LIVERPOOL: Peel Ports, the UK's second largest ports operator, wants the UK logistics industry to rethink supply chain and services routes in order to reduce freight mileage by 200 million miles over the next five years.
The company says cargo owners, importers and exporters can sve up to £400 per container by switching the delivery of ocean freight from south-east ports to the port of Liverpool.
Peel Ports' group commercial director Patrick Walters explained: "This initiative is about efficiency and sustainability. We have looked at the geographical demand for goods in the UK, comparing the point of entry of those goods into the country with the end destination and calculating the carbon emissions and potential savings. The reality is that 50 percent of demand for all UK cargo comes from the northern half of the UK, including Scotland and Ireland, [which is] not really surprising as 35 million people, including many in Ireland, live within 240km (150 miles) of Liverpool.
Walters said Liverpool is the most centrally located port in the UK yet only eight percent of goods use the historically important gateway. As a result, most cargo destined for the north currently uses road or rail: "incurring hundreds of additional miles, burning fuel, creating road congestion and adding to carbon emissions and costs," he added.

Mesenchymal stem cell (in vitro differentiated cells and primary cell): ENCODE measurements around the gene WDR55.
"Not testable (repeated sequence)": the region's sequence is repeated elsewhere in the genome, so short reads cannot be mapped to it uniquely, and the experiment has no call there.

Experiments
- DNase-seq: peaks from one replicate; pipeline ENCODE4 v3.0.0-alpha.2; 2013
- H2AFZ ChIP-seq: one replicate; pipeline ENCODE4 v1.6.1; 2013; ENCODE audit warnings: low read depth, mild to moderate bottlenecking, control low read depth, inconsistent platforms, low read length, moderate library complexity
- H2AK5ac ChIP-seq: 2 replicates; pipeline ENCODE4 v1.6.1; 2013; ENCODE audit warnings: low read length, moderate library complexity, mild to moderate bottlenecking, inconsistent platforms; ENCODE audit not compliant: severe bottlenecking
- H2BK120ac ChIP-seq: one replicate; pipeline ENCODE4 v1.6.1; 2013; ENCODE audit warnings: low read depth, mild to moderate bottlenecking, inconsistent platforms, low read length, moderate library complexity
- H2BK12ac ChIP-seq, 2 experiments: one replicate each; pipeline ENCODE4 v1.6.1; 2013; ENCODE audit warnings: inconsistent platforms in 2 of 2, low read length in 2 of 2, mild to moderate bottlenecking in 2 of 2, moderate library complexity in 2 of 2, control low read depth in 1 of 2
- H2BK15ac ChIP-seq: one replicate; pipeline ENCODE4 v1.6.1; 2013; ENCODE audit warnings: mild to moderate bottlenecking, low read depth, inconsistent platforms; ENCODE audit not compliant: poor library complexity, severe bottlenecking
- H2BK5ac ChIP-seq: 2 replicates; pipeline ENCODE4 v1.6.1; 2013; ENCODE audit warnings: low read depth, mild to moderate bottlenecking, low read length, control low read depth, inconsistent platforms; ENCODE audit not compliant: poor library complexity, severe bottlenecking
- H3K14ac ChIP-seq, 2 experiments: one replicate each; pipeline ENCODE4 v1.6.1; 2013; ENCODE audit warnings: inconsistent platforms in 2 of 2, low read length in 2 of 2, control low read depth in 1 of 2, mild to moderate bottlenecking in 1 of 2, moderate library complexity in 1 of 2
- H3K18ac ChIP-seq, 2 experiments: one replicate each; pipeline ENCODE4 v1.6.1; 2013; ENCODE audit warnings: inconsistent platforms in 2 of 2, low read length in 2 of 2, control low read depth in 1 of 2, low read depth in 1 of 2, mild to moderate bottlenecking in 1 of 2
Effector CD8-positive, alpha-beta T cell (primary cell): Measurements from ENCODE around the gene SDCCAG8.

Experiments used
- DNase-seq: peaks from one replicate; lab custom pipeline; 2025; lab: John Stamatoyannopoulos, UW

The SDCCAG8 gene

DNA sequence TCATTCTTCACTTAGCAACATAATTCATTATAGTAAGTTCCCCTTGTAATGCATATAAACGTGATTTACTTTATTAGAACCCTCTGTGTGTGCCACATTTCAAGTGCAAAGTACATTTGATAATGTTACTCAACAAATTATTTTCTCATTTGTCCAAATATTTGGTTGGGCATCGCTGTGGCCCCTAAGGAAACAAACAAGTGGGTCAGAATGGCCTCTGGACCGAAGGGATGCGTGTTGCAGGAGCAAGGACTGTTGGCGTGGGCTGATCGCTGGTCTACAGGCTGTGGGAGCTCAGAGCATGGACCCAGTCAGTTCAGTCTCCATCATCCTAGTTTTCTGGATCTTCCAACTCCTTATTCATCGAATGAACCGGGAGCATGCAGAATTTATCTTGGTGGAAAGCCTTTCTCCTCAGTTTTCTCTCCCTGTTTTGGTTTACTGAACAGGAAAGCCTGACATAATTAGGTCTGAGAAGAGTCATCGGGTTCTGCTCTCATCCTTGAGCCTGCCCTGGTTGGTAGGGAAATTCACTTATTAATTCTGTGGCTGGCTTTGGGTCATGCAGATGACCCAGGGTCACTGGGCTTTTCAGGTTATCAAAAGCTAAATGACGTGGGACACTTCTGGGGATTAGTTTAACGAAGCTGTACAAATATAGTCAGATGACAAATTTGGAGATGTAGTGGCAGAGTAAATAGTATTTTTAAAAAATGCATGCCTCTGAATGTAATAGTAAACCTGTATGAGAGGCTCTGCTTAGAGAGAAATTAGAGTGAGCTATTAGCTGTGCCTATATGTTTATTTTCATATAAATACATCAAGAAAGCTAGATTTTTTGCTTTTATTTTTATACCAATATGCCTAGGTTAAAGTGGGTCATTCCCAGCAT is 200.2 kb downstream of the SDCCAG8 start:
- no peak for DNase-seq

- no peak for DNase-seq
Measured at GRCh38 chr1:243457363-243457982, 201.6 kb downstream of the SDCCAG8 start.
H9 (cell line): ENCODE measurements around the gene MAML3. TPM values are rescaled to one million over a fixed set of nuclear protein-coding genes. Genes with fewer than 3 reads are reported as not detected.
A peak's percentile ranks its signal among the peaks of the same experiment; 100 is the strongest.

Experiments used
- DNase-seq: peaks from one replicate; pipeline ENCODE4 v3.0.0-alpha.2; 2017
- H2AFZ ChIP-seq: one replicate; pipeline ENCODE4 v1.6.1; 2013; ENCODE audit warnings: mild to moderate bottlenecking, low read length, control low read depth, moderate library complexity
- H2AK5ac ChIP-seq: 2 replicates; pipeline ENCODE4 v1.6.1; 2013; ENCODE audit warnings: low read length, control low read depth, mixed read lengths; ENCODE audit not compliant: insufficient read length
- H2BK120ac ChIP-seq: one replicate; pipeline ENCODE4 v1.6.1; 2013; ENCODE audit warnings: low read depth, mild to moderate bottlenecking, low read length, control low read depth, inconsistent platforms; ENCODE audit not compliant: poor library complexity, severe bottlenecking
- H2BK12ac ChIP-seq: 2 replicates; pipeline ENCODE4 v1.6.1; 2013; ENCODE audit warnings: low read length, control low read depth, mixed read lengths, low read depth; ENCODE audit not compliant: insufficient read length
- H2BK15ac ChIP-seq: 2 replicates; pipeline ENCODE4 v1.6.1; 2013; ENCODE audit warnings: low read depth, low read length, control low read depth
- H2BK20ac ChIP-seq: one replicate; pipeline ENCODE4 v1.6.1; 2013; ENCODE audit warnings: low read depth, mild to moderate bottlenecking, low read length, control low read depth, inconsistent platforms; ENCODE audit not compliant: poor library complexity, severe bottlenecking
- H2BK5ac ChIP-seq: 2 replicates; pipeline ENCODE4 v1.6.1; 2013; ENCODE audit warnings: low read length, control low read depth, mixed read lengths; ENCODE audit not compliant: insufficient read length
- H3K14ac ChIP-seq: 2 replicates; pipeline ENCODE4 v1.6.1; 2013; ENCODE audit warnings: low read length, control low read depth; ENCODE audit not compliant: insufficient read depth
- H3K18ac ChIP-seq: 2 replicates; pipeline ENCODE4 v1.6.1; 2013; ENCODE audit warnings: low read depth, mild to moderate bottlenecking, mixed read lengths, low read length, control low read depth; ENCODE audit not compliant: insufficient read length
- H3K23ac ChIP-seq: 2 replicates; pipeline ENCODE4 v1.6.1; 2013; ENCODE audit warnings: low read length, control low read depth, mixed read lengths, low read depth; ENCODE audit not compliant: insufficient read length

The Peel Port initiative is a prelude to the opening of a new Liverpool container terminal (right) in December this year - a development Walters said will be a viable alternative to current supply chains.
"Investments in transport infrastructure, road, rail and canals are already supporting the accelerated growth of businesses in the north. Taking advantage of these opportunities means making a conscious shift in today's supply chains and services. That shift is primarily to bring cargo closer to markets, thereby cutting the costs, carbon emissions and congestion resulting from inland transportation," he declared.
In April this year, General Mills said it would be the first tenant at a new state-of-the-art distribution hub at Peel Ports' facility at Salford that will save 600,000 road haulage miles each year.
Located adjacent to the Manchester Ship Canal that provides will provide a direct link with Liverpool's new container terminal, the port is expected to improve General Mills' supply chain and provide the company more opportunities to switch from road to rail.
Mark Whitworth, Peel Ports Group CEO commented: "This is a clear endorsement of the benefits to the UK supply chain that we envisaged when developing port Salford. Such investments are helping the North West to transform the UK logistics infrastructure."